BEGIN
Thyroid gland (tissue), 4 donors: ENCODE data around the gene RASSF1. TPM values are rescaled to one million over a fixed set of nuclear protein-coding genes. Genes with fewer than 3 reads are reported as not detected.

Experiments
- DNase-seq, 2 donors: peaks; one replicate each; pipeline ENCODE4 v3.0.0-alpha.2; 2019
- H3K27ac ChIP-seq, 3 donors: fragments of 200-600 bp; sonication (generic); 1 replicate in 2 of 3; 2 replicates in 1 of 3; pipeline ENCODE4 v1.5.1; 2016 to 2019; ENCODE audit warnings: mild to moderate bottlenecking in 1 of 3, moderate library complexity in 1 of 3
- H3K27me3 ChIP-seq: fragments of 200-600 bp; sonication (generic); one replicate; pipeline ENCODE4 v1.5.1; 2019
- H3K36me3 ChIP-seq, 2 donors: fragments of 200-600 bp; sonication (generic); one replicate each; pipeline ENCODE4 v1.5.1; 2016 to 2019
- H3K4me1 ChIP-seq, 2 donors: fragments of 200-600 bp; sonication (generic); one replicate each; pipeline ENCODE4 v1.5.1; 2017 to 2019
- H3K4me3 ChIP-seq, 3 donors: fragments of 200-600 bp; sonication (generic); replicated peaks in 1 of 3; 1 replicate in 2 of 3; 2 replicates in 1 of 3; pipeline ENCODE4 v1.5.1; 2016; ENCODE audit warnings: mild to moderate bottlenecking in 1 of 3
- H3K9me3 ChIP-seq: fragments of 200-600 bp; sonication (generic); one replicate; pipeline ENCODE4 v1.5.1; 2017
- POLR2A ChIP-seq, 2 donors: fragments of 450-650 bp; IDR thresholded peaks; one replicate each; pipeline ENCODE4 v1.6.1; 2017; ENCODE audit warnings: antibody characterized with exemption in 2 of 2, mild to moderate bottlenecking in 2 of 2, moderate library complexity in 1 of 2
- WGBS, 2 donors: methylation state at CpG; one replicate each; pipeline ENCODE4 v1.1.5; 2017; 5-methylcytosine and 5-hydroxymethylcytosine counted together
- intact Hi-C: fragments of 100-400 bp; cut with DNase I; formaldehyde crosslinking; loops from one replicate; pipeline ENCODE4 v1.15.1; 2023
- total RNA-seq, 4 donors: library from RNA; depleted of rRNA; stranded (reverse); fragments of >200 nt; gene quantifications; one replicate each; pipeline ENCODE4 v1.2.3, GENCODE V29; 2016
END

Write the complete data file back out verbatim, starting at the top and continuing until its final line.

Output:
Thyroid gland (tissue), 4 donors: ENCODE data around the gene RASSF1. TPM values are rescaled to one million over a fixed set of nuclear protein-coding genes. Genes with fewer than 3 reads are reported as not detected.

Experiments
- DNase-seq, 2 donors: peaks; one replicate each; pipeline ENCODE4 v3.0.0-alpha.2; 2019
- H3K27ac ChIP-seq, 3 donors: fragments of 200-600 bp; sonication (generic); 1 replicate in 2 of 3; 2 replicates in 1 of 3; pipeline ENCODE4 v1.5.1; 2016 to 2019; ENCODE audit warnings: mild to moderate bottlenecking in 1 of 3, moderate library complexity in 1 of 3
- H3K27me3 ChIP-seq: fragments of 200-600 bp; sonication (generic); one replicate; pipeline ENCODE4 v1.5.1; 2019
- H3K36me3 ChIP-seq, 2 donors: fragments of 200-600 bp; sonication (generic); one replicate each; pipeline ENCODE4 v1.5.1; 2016 to 2019
- H3K4me1 ChIP-seq, 2 donors: fragments of 200-600 bp; sonication (generic); one replicate each; pipeline ENCODE4 v1.5.1; 2017 to 2019
- H3K4me3 ChIP-seq, 3 donors: fragments of 200-600 bp; sonication (generic); replicated peaks in 1 of 3; 1 replicate in 2 of 3; 2 replicates in 1 of 3; pipeline ENCODE4 v1.5.1; 2016; ENCODE audit warnings: mild to moderate bottlenecking in 1 of 3
- H3K9me3 ChIP-seq: fragments of 200-600 bp; sonication (generic); one replicate; pipeline ENCODE4 v1.5.1; 2017
- POLR2A ChIP-seq, 2 donors: fragments of 450-650 bp; IDR thresholded peaks; one replicate each; pipeline ENCODE4 v1.6.1; 2017; ENCODE audit warnings: antibody characterized with exemption in 2 of 2, mild to moderate bottlenecking in 2 of 2, moderate library complexity in 1 of 2
- WGBS, 2 donors: methylation state at CpG; one replicate each; pipeline ENCODE4 v1.1.5; 2017; 5-methylcytosine and 5-hydroxymethylcytosine counted together
- intact Hi-C: fragments of 100-400 bp; cut with DNase I; formaldehyde crosslinking; loops from one replicate; pipeline ENCODE4 v1.15.1; 2023
- total RNA-seq, 4 donors: library from RNA; depleted of rRNA; stranded (reverse); fragments of >200 nt; gene quantifications; one replicate each; pipeline ENCODE4 v1.2.3, GENCODE V29; 2016